Conall MacCoille, Economist at Davy
Surveys of economic activity for both the services and manufacturing sectors suggest that the eurozone economy is now contracting.
As the European debt crisis has intensified investors have become increasingly concerned about the solvency of both governments and banks.
Hence, funding costs for both sovereigns and banks have soared.
Collapsing consumer and business confidence has led households and companies to sharply reduce their spending. The euro area economy is now on the brink of a double-dip recession.
How will this affect Ireland’s economy? The main channel will be reduced demand for Irish exports. The euro area economy is a very important export destination for Ireland.
However, it is very difficult to be certain what the impact on the Irish exports will be.
As the Irish economy has become increasingly specialised in internet and communications technology, business and financial services, those sectors’ share of total exports has expanded.
The services sector now accounts for half of Irish exports. So Ireland’s export prospects will depend on how these niche sectors perform.
Similarly, Ireland’s manufacturing exports are highly concentrated in chemicals and pharmaceuticals.
And the food and beverages sector remains an important export sector for Ireland.
To some extent these sectors are characterised by investors as defensive in nature. That is, they are likely to perform relatively well in a recession, compared with more cyclical sectors such as construction or production of capital goods.
It may be that Ireland’s export sector can weather a double-dip recession better than other countries. That said, all in all a double-dip euro area recession is clearly bad news for Ireland’s export sector and most commentators expect Irish export growth to slow next year.
A second channel through which the European debt crisis could affect the economy is through reduced credit availability.
In the UK, funding costs for banks have increased sharply, with premia on credit default swaps for major UK banks surpassing even the levels of late 2008 during the worst of the global financial crisis.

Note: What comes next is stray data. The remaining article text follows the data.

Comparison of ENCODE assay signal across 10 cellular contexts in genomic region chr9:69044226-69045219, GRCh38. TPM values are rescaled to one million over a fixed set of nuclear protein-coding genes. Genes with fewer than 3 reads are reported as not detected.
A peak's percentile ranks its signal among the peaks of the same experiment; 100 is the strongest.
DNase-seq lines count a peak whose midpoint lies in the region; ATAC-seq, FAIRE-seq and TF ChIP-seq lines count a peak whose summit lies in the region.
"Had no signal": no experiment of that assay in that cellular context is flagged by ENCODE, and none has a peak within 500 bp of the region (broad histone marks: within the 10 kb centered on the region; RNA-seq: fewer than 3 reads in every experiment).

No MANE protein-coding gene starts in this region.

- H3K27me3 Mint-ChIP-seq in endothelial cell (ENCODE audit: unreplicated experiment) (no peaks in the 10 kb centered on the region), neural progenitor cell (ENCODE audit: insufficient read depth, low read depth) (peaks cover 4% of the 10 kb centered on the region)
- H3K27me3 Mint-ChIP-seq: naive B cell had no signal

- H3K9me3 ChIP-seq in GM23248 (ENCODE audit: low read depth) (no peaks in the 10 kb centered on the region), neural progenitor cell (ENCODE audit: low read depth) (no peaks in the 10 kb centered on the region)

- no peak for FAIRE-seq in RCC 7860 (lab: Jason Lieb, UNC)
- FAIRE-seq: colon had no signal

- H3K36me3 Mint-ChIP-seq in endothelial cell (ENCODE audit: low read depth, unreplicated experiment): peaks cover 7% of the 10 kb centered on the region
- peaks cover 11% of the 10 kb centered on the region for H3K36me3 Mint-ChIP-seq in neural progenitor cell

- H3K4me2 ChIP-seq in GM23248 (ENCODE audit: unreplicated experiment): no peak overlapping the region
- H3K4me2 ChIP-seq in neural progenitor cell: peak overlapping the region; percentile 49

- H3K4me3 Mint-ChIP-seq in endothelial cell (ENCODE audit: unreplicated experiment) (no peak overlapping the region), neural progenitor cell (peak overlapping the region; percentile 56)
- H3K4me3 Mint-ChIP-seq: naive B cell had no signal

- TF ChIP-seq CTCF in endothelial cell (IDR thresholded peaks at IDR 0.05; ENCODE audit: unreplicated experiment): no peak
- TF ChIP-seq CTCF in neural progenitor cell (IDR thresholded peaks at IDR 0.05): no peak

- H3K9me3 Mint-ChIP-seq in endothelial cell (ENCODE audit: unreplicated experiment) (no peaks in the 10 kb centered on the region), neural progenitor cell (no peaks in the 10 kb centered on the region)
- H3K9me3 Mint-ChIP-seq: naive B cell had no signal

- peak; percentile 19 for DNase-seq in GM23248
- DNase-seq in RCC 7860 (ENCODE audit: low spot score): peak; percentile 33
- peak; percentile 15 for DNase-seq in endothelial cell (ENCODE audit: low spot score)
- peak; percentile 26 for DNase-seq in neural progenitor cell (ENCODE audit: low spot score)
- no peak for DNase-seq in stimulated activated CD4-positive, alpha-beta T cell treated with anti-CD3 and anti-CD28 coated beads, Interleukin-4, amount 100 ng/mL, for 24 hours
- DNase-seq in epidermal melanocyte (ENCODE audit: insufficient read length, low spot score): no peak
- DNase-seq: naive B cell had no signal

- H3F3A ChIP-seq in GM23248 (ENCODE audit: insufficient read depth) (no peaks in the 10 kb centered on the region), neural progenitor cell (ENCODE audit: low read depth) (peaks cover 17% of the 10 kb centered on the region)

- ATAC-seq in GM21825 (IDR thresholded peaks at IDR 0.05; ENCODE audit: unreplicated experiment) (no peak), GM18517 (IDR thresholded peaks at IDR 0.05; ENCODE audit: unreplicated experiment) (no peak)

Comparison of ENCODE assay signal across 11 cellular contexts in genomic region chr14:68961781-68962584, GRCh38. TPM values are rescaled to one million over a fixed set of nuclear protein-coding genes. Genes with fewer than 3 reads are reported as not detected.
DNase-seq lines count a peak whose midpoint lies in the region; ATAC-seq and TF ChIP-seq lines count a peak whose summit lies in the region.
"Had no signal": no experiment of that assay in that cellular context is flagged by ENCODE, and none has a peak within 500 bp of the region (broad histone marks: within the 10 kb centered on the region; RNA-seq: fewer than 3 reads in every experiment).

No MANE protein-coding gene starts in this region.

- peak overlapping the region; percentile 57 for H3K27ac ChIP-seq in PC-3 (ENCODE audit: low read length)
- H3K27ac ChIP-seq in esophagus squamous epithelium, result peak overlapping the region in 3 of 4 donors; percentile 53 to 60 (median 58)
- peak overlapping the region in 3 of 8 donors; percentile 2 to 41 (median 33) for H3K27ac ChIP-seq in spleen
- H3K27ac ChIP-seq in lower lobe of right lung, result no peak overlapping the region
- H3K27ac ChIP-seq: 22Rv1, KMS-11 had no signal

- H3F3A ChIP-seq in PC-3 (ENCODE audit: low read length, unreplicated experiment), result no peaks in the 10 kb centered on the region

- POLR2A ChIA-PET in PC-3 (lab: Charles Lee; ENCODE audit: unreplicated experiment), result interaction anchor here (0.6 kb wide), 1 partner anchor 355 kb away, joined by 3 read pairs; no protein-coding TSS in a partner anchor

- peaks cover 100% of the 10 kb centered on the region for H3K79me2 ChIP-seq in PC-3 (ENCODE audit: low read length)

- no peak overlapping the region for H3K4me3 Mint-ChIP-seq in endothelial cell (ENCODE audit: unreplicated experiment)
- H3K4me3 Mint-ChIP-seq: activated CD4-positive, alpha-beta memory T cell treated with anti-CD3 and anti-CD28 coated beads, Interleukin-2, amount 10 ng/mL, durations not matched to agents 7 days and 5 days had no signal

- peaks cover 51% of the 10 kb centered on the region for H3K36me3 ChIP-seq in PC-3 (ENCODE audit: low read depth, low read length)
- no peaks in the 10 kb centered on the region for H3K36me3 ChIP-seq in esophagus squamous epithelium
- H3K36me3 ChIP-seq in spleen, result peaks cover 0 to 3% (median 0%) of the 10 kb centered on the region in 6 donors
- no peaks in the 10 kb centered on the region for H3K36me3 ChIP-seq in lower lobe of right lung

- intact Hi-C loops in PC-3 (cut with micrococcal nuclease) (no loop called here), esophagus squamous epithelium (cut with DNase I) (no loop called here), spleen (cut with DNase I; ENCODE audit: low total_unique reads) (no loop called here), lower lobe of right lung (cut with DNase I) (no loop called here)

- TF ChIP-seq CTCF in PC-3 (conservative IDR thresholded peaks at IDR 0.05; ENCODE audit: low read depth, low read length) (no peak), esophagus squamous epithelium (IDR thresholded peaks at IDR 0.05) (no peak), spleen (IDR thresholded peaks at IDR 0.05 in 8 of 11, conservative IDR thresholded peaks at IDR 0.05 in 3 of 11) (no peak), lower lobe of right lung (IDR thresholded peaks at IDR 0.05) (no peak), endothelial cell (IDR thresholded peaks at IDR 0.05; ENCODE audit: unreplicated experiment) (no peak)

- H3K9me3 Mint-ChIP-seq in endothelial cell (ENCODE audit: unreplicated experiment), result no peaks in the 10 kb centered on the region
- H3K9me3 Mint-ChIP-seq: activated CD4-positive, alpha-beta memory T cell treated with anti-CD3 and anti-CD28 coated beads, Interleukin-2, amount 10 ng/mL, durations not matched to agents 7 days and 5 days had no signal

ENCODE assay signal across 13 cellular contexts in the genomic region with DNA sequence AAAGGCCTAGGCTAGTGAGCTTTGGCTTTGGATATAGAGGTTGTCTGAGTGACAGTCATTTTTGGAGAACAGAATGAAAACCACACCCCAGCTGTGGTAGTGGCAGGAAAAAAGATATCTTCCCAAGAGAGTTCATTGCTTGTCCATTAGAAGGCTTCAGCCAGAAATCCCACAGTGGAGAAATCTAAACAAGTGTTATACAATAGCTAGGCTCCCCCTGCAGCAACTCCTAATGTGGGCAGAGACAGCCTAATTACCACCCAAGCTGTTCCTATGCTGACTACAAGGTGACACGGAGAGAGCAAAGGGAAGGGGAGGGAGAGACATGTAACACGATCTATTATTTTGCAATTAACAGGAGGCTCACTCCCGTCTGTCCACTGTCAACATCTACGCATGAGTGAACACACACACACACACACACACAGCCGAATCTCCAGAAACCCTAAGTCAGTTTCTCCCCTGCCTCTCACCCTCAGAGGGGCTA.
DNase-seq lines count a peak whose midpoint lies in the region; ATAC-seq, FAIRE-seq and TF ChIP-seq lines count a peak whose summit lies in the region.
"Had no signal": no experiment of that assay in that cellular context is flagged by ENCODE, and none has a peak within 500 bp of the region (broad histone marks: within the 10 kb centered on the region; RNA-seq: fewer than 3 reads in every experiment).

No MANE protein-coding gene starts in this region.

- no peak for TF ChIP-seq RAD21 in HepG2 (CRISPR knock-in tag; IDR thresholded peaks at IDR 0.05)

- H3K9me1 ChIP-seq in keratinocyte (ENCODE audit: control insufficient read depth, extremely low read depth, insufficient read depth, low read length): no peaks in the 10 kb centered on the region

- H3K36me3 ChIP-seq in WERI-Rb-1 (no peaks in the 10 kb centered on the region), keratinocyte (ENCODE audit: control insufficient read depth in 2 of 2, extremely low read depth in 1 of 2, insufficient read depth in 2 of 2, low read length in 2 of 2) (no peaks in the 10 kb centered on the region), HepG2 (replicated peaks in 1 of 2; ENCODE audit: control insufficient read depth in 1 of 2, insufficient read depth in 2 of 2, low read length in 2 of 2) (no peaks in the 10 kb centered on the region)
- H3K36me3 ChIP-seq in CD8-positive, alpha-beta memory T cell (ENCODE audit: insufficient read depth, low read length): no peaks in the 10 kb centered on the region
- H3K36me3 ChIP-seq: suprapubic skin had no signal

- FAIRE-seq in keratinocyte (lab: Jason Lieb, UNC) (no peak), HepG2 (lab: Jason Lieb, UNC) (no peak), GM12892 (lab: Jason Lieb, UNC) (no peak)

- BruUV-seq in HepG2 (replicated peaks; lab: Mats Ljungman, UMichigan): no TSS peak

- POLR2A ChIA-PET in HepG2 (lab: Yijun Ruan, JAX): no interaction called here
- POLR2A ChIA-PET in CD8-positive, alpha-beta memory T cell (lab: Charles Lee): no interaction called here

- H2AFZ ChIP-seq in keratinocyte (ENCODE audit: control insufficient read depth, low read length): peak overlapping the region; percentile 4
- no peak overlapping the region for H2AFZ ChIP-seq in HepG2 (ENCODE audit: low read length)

If these funding pressures persist they will become evident in higher borrowing costs for UK households and companies.
Indeed, the Bank of England’s credit conditions survey suggested that UK lenders expected to pass on higher funding costs to households and companies in the fourth quarter.
However, Irish consumer and investment spending have already been squeezed by a much sharper contraction in credit availability than experienced in the UK or euro area.
Irish households and companies have already adjusted their spending plans in response to the tightened credit availability.
And Irish banks remain reliant on the European Central Bank funding support. So the tensions in private funding markets will have a limited impact on Irish banks, which are largely shut out of those markets.
Similarly, the Irish Government’s funding needs will be met by the EU and IMF until 2013 as part of agreed fiscal adjustment program.
So the recent rise in Irish bond yields, back towards 10%, will not have an immediate impact on the Irish Government’s fiscal position. That said, the Government’s stated aim is to return to markets as earliest opportunity ahead of a large bond redemption in early 2014. With investors now busy deserting European bond markets the return of the Irish sovereign to the bond market looks ever more remote.
The third channel is the negative impact of the debt crisis on consumer and business confidence.
Since the recession began Irish households have increased their savings. The savings ratio in Ireland is now above 10% compared to around 5% in the UK.
In part, these high savings reflect uncertainty about economic prospects. And with the European debt crisis intensifying consumers are all the more likely to maintain high levels of precautionary saving.
Similarly, investment is likely to recover only gradually as companies remain nervous about the economic environment.
Of course, many commentators have speculated that extreme events such as the break up of the euro could now be likely.
However, it is almost pointless to analyse how such a scenario might play out. Certainly, the impact on the European economy could be disastrous.
But no one can judge with any confidence what the quantitative impact on economic activity might be. For now, the most likely outcome seems a sustained period of uncertainty with European policymakers taking sufficient steps to avoid catastrophic events. That said, the market’s faith in European policymakers’ resolve has been sorely tested. Indeed, German opposition last week to EU Commission proposals for common debt issuance suggests an agreed solution is some way off. However, with even Germany now struggling to raise finance in bond markets, the end-game for EU policymakers may finally be approaching.